Jane James provided the photo to the left for a July paint challenge for one of the Yahoo online groups called Watercolor Workshop. I decided to try this one on YUPO to see what I could come up with.

The results posted to the right were very predictable and indicative of how I paint when given an assignment. Although I submitted this first attempt to the group, I knew I wanted to pursue the subject more.
I adjusted the same painting several times before I felt I was getting anywhere. The third post here shows some progress, a bit more contemporary but still not what I had envisioned.
Susan Roper from the group helped me out with a critique part way through which I much appreciated. After simplifying the background areas some, I called it quits - see the last painting posted here.
It's great to work on YUPO with watercolor because adjustments are fairly easy and fun to do. George James calls it deconstruction and reconstruction of a painting.
The finished painting's stored in a drawer now, and I doubt I'll do any more to it. It was fun taking on the group challenge, but I think I paint better when I'm challenging myself.
"PARTY CRASHERS" Transparent Watercolor on Heavy Weight YUPO 20 x 26"



We were allowed only five colors for our final workshop painting .... but I goofed and used six. Instructor Carol Carter's assignment to us was to paint something we really like while incorporating the wet in wet approach she'd been teaching us, using pure colors, on a half sheet of paper.

The colors are all Daniel Smith watercolors, which I love. SeveraI years ago, I made a gradual switch from mostly Winsor Newton paints to Daniel Smith paints, trying some Holbien, Maimeri Blu, Da VInci, American Journey, and Schmincke brands along the way. There are a couple of colors I prefer from other brands but seldom use those colors anymore.

Phthalo Blue and Quinacridone Burnt Orange make up the background with some Permenant Yellow Deep and Cobalt Violet Deep added for halos. Quinacridone Magenta and Transparent Pyrrol Orange along with the Phthalo and Permanent Yellow Deep created the colors on the paint tubes. It's kind of a goofy painting - giant paint tubes - but it's what I love.

Earlier that morning I was uncertain about what to paint. While sitting in church, I grabbed a pen and drew a quick sketch of three paint tubes, scribbling a circle around them. My brother saw me writing and thought I was taking notes. The message was about creativity, and we even watched an artist paint during part of the celebration.

"MY MAIN SQUEEZE" Transparent Watercolor on 300#CP Arches 15 x 22"



Another exercise from our Carol Carter Workshop. The three days Carol was here were filled with COLOR, vibrant, exciting, unexpected color!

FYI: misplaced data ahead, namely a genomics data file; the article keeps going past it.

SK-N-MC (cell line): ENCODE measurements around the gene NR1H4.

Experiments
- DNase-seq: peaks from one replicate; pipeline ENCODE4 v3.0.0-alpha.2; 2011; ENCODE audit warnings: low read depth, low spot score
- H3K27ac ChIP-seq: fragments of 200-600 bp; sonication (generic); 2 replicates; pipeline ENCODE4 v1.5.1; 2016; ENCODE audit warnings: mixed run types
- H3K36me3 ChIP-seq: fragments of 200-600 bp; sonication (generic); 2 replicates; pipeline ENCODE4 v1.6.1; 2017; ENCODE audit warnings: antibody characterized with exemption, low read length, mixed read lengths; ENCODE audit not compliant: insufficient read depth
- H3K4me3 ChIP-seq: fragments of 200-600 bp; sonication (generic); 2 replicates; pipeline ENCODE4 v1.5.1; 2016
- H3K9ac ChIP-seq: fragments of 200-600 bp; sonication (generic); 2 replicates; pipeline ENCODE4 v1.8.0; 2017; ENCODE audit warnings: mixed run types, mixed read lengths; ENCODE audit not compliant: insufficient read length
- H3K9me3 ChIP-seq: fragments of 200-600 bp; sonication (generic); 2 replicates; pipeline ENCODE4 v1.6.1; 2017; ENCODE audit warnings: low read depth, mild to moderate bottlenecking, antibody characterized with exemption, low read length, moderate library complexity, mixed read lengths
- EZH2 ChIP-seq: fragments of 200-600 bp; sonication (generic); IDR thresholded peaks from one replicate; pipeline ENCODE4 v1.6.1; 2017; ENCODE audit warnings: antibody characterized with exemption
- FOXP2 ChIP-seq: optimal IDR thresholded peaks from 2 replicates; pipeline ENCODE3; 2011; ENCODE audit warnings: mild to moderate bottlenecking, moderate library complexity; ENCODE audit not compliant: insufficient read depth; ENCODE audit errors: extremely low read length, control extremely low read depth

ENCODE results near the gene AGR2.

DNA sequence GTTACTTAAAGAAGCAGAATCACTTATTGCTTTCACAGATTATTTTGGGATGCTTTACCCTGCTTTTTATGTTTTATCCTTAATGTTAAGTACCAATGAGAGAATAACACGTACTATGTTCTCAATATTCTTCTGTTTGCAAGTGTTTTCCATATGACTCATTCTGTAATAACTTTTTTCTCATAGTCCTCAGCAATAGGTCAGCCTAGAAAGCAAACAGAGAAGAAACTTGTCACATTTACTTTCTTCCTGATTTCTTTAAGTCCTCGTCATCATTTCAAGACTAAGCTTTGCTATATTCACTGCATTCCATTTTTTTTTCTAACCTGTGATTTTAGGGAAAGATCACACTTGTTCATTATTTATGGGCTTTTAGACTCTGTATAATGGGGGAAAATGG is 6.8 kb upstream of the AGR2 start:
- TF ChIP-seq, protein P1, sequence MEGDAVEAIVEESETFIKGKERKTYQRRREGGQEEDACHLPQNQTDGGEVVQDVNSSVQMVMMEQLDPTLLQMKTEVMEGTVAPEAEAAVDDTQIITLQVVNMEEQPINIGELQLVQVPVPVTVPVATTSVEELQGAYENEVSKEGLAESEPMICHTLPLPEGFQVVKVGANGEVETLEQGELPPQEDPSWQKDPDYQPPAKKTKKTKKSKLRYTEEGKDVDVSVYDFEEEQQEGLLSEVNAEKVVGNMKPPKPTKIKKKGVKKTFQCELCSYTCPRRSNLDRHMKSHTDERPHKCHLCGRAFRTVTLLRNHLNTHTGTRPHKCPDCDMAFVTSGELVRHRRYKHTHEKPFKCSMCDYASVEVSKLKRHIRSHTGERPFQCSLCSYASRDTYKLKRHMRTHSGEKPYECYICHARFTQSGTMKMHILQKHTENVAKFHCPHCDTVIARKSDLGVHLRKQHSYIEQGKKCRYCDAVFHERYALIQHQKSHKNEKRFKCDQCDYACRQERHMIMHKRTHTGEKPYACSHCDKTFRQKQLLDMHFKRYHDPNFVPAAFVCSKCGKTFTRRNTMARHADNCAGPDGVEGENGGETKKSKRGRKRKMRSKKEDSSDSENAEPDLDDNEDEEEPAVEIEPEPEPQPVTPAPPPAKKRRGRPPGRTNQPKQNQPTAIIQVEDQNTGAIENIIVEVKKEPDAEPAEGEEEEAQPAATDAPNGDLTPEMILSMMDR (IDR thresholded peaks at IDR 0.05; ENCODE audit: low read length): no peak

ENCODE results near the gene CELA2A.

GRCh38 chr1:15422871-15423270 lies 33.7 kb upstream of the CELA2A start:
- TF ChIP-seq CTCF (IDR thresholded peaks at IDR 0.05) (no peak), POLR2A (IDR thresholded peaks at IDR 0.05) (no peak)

Day two really threw me. Carol stated that we'd be creating space and form with color, not value. Aah oh. My favorite phrase is that color gets all the credit and value does all the work. Now we were going to prove this wrong.

We were to paint three things, one with a blue base, one red, one yellow. Using the remaining two colors, we were to define the shapes giving them form.

These little chickadees look like they've been dipped in inks. I do love the one on the right.

The colors I used on the background and birds were Daniel Smith watercolors - Phthalo Blue, Hansa Yellow, and Quinacridone Magenta. That's a switch from the day before when I used only two colors - Ultramarine Turquoise and Quinacridone Burnt Orange by Daniel Smith.

Every shape was really wet before the paint was brushed on. The yellow halos were added in the wet background before the birds were painted.

When I finished, I realized that color may look like it's doing the work of defining the shapes, but at least in this little painting, it is still value that is the true work horse. Of course, color gets ALL the credit.

"SCUTTLEBUTT" Transparent Watercolor on 140#CP Arches 15 x 10" COLLECTED



This is my second painting of Day One from our Carol Carter workshop. She said to paint what we love (so true always,) and I seem to lean toward nature a lot.

These three trees were supposed to have shadows filtering toward the viewer, but just before I was ready to put the shadows in, I noticed that the unpainted shadow areas looked like white skirts on female trees. I don't know what music they're dancing to, but they seem to have lost their heads. These paintings are great exercises to teach us how to let the water and paint do the work.

"STRUTTING OUR STUFF" transparent Watercolor on 140CP Arches 14 x 11"



This past three days were spent submerged in a wet-in-wet process of painting with transparent watercolors. Carol Carter flew in from St. Louis to teach 12 of us how she creates her dynamite paintings that are so full of color and movement. She did a great job, and we learned some very valuable things to help us on our art journey.

Check out Rhonda's blog, http://rhcarpenter.blogspot.com/ where she has detailed what Carol explained. Over the next couple of days, I'll post my attempts at painting using Carol's directions.

The first painting was to be done with only two colors, one warm and one cool, and each shape was wet before we applied the paint. I felt my painting was a little hard on the eyes, yet the idea is to use pure, pure pigment. No muted colors allowed! I was challenged. Here's the first day's work.

"BILLOWS" Transparent Watercolor on 140#CP Arches 15 x 11"